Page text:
True Detective ended weeks ago, but someone once told me, “Time is a flat circle,” and that everything we’ve ever done or will do, we’re gonna do over and over and over again. And this piece on the show’s finale by Lili Loofbourow is going to be the best one you’ll read on the internet again and again and again forever. (Bonus: Our own Ujala Sehgal crafted a reading list based on one of the show’s [missing] elements.)
"Maybe in the future I’ll feel compelled to write that kind of specific and current book, but right now I feel that my strength as a fiction writer is my ability to take a step back. I prefer to create a more metaphorical story that people can apply to a variety of situations, personal and political." Electric Literature interviews Kazuo Ishiguro about his most recent novel, The Buried Giant, which our own Lydia Kiesling reviewed here.
"I think writing about the real world, as we live in it today, is very difficult; many writers try to escape it. But then what books will be the classics from our generation? Which of them will be the commentaries on our lot?" William Ruof argues that studying nonfiction may make the best fiction writers in a piece for The State Press.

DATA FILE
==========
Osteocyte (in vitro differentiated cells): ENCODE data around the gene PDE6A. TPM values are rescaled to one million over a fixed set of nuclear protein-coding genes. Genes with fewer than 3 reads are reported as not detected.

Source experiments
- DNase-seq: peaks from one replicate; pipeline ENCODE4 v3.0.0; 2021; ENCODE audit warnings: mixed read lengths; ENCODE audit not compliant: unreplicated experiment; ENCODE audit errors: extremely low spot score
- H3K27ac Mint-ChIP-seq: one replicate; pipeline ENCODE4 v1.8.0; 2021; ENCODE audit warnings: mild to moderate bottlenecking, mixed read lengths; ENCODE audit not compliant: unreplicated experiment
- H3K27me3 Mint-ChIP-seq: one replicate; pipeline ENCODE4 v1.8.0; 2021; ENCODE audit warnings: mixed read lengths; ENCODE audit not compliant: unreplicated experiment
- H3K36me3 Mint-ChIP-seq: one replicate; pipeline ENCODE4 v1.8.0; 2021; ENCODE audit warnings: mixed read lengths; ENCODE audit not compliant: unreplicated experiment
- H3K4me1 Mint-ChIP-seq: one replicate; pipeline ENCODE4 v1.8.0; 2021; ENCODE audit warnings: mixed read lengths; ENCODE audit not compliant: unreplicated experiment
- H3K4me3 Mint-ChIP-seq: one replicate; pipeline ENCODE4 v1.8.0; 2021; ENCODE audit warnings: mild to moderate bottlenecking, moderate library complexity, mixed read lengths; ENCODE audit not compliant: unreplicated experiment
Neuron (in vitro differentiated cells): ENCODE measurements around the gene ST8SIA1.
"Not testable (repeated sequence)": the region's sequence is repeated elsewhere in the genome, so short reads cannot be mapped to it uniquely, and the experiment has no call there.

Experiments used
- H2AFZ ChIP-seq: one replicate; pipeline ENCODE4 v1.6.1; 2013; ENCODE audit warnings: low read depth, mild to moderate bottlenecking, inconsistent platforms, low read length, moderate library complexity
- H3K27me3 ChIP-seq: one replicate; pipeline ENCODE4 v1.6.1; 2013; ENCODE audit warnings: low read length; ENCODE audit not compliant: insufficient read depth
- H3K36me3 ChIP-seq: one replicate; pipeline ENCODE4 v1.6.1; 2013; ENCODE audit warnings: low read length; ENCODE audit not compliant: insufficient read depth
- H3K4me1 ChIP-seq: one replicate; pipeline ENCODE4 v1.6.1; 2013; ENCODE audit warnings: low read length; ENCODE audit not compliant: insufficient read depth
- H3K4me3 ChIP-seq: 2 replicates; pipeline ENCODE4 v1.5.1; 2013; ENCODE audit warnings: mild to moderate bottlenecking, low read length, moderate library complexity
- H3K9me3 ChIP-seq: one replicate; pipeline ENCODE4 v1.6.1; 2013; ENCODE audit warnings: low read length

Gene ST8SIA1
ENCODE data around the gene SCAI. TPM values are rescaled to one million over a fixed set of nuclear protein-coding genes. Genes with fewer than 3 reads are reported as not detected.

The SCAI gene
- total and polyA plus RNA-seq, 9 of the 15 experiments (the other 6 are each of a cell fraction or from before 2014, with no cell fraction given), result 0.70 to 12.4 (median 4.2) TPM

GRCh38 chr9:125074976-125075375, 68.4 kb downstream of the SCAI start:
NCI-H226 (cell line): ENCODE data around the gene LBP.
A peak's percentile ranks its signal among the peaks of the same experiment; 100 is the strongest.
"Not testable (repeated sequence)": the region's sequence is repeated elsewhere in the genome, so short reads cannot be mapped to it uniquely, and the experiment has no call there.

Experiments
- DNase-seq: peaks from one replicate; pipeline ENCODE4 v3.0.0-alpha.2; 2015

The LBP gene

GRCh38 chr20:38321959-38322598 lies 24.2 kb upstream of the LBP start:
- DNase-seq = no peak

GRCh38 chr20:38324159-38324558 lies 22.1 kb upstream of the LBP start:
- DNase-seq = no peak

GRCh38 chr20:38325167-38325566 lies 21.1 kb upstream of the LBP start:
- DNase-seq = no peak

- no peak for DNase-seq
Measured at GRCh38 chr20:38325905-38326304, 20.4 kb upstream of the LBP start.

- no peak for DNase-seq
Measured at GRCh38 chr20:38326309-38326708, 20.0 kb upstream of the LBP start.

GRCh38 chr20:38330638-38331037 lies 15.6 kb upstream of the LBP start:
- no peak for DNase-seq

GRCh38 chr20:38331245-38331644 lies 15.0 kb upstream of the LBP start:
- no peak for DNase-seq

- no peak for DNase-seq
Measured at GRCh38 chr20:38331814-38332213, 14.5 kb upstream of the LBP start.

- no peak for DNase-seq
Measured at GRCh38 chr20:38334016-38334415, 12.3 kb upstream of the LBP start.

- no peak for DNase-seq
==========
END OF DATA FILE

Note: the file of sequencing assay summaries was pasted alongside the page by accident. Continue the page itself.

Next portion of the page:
Heads up! Fantasy Magazine is looking for submissions for their special issue, "People of Colo(u)r Destroy Fantasy." Per the guidelines: "We're looking for original, unpublished fantasy stories of up to 7500 words written by People of Colo(u)r. The stories can be set in this world with fantastical elements or they can take place in another world entirely. Please avoid timeworn cliches like the White Savior, the Magical Negro, and the Woman Who Is Only A Sex Object."
Did your MFA program offer impractical courses like "Problems in Modern Fiction"? At the Ploughshares blog, Rebecca Makkai offers some suggestions for more useful classes, such as "Introduction to Despair," "Pretending You’re Talking to Terry Gross When You’re Alone in the Car," and "The Art of the Flirty Author Photo Grimace." Pair with: Our interview with Makkai.